Father I have certainly felt your grip upon me, it is firm but gentle. I know that You seek only my best. You are at work to conform me into the image of the Lord Jesus Christ.


Better times are coming. After the fall of Adam and Eve, the Earth became a fallen world. One day everything will change. The author of Hebrews, quotes Haggai 2:6. It prophesies concerning that time in the future and when the Lord will return and fill His house with bright shine of the glory of His presence. At Mount Sinai, the Father shook the earth. In the future He will shake the earth and the heavens. A time of judgment and vindication is coming. The kingdom of God of which the prophets spoke, will one day become a reality on planet Earth. And the Lord Jesus Christ rule and reign peacefully for a thousand years (Revelation 20).

Haggai 2:6-9

 6 For thus says the LORD of hosts: Yet once more, in a little while, I will shake the heavens and the earth and the sea and the dry land.

 7 And I will shake all nations, so that the treasures of all nations shall come in, and I will fill this house with glory, says the LORD of hosts.

 8 The silver is mine, and the gold is mine, declares the LORD of hosts.

 9 The latter glory of this house shall be greater than the former, says the LORD of hosts. And in this place, I will give peace, declares the LORD of hosts.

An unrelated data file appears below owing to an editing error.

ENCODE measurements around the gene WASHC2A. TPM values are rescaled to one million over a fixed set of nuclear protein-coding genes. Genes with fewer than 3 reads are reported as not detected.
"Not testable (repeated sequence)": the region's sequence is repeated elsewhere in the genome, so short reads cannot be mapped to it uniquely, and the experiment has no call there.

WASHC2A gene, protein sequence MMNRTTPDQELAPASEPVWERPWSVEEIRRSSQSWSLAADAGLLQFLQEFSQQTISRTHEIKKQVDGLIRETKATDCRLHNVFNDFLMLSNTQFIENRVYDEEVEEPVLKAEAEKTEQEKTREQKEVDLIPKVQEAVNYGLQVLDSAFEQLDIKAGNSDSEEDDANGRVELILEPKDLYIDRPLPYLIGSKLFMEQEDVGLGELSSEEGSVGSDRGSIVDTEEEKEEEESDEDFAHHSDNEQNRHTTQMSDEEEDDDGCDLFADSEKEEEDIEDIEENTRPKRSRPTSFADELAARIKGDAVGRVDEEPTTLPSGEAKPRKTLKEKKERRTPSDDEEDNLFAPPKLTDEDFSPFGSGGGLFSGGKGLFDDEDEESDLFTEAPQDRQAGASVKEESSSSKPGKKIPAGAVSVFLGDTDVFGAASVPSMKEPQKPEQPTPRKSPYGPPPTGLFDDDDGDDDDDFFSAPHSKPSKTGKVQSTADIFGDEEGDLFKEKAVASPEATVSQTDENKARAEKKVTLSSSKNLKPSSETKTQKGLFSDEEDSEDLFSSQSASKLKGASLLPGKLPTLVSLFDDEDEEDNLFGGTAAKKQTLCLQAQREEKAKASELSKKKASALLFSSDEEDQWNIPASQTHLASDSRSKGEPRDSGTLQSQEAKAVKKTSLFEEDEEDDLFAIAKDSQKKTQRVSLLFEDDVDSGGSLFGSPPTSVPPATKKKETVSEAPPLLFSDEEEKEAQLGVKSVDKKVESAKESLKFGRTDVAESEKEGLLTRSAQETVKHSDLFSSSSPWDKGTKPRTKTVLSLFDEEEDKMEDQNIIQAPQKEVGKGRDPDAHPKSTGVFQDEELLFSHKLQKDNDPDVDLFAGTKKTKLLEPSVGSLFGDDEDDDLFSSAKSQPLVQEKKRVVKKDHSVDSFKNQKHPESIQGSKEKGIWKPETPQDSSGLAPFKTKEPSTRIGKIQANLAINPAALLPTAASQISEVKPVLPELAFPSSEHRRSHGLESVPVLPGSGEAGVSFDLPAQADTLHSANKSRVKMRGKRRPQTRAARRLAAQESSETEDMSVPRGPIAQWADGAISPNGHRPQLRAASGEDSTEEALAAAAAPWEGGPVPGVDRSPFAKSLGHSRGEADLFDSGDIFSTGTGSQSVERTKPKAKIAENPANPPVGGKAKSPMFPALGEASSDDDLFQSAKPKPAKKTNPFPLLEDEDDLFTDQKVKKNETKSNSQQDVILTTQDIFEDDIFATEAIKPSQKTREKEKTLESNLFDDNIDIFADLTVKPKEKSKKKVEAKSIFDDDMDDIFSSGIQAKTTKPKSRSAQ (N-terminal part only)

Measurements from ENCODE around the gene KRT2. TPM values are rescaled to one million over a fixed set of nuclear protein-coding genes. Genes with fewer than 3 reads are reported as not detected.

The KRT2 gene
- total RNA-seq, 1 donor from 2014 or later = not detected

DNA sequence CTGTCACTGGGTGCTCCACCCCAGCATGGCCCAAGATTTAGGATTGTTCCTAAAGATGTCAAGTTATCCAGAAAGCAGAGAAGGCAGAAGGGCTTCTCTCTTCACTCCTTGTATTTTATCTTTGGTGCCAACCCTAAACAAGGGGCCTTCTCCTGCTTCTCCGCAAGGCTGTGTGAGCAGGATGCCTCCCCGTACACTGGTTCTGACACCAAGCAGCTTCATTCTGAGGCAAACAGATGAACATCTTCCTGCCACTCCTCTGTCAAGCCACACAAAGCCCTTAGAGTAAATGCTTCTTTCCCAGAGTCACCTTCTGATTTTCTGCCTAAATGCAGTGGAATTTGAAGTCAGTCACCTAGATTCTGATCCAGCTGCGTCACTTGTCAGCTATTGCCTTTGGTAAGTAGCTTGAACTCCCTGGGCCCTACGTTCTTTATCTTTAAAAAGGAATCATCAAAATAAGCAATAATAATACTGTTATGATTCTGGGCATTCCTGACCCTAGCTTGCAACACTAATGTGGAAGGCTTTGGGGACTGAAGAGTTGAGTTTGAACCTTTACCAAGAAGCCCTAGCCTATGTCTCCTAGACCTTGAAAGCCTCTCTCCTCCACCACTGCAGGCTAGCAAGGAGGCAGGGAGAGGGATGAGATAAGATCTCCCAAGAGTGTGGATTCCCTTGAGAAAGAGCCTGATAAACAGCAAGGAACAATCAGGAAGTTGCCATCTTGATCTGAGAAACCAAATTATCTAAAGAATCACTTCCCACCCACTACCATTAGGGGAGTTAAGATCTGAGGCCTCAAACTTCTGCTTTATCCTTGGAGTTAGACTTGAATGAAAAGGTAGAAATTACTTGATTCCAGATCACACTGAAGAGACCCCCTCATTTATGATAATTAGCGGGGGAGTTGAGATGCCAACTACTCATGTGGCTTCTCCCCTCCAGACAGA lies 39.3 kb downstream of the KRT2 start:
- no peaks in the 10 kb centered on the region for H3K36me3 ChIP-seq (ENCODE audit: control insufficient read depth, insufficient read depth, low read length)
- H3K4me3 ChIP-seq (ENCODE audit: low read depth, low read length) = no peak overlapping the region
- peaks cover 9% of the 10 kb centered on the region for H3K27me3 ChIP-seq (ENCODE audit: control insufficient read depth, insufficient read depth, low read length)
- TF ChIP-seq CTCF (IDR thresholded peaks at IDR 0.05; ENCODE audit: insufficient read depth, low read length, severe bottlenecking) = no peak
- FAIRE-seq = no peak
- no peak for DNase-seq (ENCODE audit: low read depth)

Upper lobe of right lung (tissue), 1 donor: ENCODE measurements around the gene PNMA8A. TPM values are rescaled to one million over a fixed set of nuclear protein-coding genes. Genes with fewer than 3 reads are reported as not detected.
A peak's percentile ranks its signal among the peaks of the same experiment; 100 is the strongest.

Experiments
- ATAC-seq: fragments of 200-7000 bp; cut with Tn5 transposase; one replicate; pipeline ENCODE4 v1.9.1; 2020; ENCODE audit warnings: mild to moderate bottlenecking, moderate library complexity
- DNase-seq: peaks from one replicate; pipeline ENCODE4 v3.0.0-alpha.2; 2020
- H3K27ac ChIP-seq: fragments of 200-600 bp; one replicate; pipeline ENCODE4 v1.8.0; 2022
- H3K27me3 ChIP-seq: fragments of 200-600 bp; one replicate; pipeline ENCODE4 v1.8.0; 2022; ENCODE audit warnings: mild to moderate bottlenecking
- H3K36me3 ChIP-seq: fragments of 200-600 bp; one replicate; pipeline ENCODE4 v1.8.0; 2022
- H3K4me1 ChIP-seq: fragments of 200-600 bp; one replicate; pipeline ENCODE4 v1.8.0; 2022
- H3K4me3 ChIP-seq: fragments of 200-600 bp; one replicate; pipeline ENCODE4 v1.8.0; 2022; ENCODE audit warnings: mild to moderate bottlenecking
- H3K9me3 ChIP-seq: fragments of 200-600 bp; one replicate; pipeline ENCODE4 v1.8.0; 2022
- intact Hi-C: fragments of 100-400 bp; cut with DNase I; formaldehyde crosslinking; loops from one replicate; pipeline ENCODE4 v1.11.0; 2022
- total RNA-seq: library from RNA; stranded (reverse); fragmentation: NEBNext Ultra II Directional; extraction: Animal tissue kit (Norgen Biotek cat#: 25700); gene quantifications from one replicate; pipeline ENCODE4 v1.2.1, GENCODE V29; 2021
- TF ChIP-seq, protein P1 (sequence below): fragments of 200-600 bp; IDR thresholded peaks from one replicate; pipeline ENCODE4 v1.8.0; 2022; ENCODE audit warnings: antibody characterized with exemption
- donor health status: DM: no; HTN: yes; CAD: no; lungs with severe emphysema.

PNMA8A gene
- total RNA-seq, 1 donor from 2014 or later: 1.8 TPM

As we draw ever closer to the time of the Second Coming, the shaking will increase. What the Father has predicted, He will surely bring to pass. Everything in the world, everything made belongs to the Father. He is in control.

The Father will continue to shake until all that can be shaken and removed is. What remains will be unshakable. As the Father actively shakes the world and those who are His children, we can be confident and secure. His ultimate goal is complete transformation.  

Envision for a moment, Michelangelo carefully, determinedly chipping away the large, solid piece of marble until all that is left is the magnificent statue of David. He removed what was necessary to reveal what only his genius could see locked away within the marble.

Ephesians 2:10 For we are God’s masterpiece. He has created us anew in Christ Jesus, so we can do the good things he planned for us long ago.

Others may be frightened by the upheavals, but it is our privilege to walk confidently in the light with our Father, buoyed up and invigorated by His grace and strength.


What do you have that you did not receive?

What do you have that you did not receive?

What do you have that God hasn’t given you? – 1 Corinthians 4:7

1 Corinthians 4:1-7

 1 So look at Apollos and me as mere servants of Christ who have been put in charge of explaining God’s mysteries.

 2 Now, a person who is put in charge as a manager must be faithful.

 3 As for me, it matters very little how I might be evaluated by you or by any human authority. I don’t even trust my own judgment on this point.

 4 My conscience is clear, but that doesn’t prove I’m right. It is the Lord himself who will examine me and decide.